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'Spiral of death' in DR Congo's Ituri province

By Jorkim Jotham Pituwa with Alexis Huguet in Kinshasa
Congo One aid worker said Democratic Republic of Congo's Ituri province was witnessing a 'spiral of death'.  By John WESSELS (AFP)
DEC 5, 2021 LISTEN
One aid worker said Democratic Republic of Congo's Ituri province was witnessing a 'spiral of death'. By John WESSELS (AFP)

In Democratic Republic of Congo's Ituri province, armed groups are attacking more and more villages by the day. Last month more than 100 civilians were killed in just a week.

DRC and neighbouring Uganda this week launched a military operation in Ituri, as well as in adjacent North Kivu, against Allied Democratic Forces (ADF) rebels that Kampala accuses of being behind deadly attacks on its soil.

But in Ituri, other armed groups also operate.

From November 21 to 28 alone, "we counted at least 123 civilians killed," said Pierre Boisselet, coordinator of the Kivu Security Barometer (KST), whose researchers are active in conflict zones.

The Congolese army has not confirmed the toll.

Three of Ituri's five territories are particularly affected.

In Djugu and Mahagi, different factions of the Cooperative for the Development of the Congo (CODECO) have mainly attacked Hema pastoralists, claiming to defend the interests of the Lendu farming community.

Further south in Irumu territory, the ADF has slaughtered nearly 300 people since the start of the year.

And at a camp for the displaced in Djugu, raids have forced tens of thousands of people already driven from their villages by the violence, to flee again, leaving everything behind.

Joseph Inganji, head of the UN humanitarian agency OCHA in the country, said there had been four such attacks on sites where internally displaced people were living.

"In addition to dozens of dead and wounded, many people have been kidnapped around these sites," he said.

Aid hampered

Attacks by armed groups have even forced internally displaced people to flee again, leaving everything behind.  By JOHN WESSELS (AFP) Attacks by armed groups have even forced internally displaced people to flee again, leaving everything behind. By JOHN WESSELS (AFP)

"We are witnessing a spiral of death," said Erwan Rumen, a World Food Programme coordinator.

"The more violence there is, the more people are in need but the less humanitarian workers have access to them," he explained.

And "when people can no longer meet their basic needs, there are automatically more candidates to join the armed groups."

On November 21, an attack on the Drodro camp, which housed 16,000 displaced people, claimed the lives of at least 29 people.

Videos sent to AFP showed hundreds of civilians running across the fields to escape an onslaught by a CODECO faction.

An attack on a nearby site for the displaced on November 28 killed at least 22.

Throughout that week, thousands of people emerged from the bush and forests to gather in Roe, a few kilometres away, around a base of the UN peacekeeping force in the DRC, MONUSCO.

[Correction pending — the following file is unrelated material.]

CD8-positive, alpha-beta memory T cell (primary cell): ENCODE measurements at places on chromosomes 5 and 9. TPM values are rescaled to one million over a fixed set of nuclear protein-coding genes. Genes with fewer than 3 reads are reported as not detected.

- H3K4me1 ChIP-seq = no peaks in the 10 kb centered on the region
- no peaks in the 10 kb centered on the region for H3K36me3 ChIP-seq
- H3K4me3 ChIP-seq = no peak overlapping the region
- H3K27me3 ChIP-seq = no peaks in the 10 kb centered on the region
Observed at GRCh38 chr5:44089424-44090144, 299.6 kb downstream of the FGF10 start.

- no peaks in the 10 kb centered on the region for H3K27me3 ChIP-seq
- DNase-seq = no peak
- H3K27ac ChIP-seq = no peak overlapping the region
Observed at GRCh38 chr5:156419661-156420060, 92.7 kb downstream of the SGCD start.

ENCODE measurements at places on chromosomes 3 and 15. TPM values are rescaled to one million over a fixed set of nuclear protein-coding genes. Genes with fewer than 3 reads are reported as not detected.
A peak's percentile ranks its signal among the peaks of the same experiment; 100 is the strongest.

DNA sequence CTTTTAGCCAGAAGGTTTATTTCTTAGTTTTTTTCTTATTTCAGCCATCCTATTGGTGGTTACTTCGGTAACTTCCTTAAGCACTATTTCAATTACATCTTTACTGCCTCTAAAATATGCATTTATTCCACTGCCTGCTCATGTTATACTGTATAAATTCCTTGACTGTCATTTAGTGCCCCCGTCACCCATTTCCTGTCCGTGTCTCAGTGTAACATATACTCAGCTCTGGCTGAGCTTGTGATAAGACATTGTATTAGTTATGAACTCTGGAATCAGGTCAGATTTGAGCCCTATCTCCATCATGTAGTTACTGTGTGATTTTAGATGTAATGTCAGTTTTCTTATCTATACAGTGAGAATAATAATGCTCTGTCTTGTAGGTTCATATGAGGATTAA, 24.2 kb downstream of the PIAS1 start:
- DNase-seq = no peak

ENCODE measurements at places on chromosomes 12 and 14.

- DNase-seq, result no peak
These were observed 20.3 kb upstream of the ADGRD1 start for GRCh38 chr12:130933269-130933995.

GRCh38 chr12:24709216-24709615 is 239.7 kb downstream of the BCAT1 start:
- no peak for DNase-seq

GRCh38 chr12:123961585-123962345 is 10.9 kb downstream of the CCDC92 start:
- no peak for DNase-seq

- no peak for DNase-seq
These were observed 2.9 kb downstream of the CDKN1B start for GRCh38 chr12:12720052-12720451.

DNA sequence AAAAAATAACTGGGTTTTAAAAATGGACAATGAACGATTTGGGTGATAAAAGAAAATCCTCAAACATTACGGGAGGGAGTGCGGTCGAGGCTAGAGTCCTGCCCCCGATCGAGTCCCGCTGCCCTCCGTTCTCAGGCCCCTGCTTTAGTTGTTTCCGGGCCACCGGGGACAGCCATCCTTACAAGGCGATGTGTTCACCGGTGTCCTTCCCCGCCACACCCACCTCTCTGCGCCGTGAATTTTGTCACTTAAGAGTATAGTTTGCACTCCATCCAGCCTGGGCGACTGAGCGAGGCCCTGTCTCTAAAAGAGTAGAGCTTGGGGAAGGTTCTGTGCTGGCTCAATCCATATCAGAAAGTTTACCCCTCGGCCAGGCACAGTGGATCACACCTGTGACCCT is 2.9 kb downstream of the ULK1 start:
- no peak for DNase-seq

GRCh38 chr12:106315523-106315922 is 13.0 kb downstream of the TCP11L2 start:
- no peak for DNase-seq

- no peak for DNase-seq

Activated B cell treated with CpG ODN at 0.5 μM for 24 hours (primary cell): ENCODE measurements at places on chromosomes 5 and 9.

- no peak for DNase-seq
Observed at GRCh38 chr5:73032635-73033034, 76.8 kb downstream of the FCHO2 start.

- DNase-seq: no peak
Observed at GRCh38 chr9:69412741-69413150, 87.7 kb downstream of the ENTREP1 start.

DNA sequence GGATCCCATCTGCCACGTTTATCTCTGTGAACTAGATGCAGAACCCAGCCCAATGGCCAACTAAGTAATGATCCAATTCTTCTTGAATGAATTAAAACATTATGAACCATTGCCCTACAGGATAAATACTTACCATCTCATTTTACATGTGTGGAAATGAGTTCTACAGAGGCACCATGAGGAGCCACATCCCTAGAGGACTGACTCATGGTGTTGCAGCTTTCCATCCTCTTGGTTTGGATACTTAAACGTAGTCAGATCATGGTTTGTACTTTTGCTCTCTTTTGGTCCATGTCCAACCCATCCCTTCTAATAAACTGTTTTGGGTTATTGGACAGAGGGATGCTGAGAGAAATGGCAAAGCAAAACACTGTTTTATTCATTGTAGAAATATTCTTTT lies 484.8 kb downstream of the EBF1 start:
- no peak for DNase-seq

About 75,000 people survive there today, under the protection of 150 troops from Bangladesh and Guatemala.

MONUSCO spokesman Mathias Gillmann said the force was doing its best to "support the tens of thousands of Congolese who have found refuge near our bases".

But Joseph Inganji of OCHA warned that "several humanitarian actors have experienced serious security incidents in recent weeks and are no longer able to provide assistance to the populations".

On October 28, an attack on a Medecins Sans Frontieres (Doctors Without Borders) vehicle left two of its occupants with gunshot wounds.

Only one of three MSF projects in Ituri "is still operating at full capacity", MSF coordinator Stephan Hauser said.

The same goes for the UN's World Food Programme, which has only been able to reach "just a third of the 310,000 aid beneficiaries planned for November-December".

Warlords turned peace envoys

Congolese General Germain Katanga was one of several former warlords sent as peace emissaries to Ituri last year.  By ALEXIS HUGUET (AFP) Congolese General Germain Katanga was one of several former warlords sent as peace emissaries to Ituri last year. By ALEXIS HUGUET (AFP)

Before the latest fighting, Ituri had enjoyed relative calm for nearly two decades, after years of clashes mainly pitting the Hema against the Lendu.

But violence resumed at the end of 2017, growing in scale over the next two years as the rivals organised themselves into well-armed factions.

In the summer of 2020, President Felix Tshisekedi sent half a dozen former warlords to be peace emissaries in Ituri, where they themselves had sowed terror in the 2000s.

They included General Germain Katanga, who was in 2014 found guilty by the International Criminal Court of war crimes and crimes against humanity in only the second conviction to end an ICC trial in 12 years.

Katanga and the other former warlords negotiated a ceasefire in Ituri with CODECO factions before being recalled to the capital Kinshasa at the end of the year.

Now, seven months after the enforcement of a state of siege on Ituri and North Kivu and the resumption of military operations, Tshisekedi has asked the team to return to Ituri.

A member of this team, Jeannot Malivo, wrote last week on Twitter that he had been tasked with "a heavy mission, that of going to convince the local armed groups to cease hostilities."

Despite the state of siege, more than 1,200 civilians have died in massacres since last May, the KST says.

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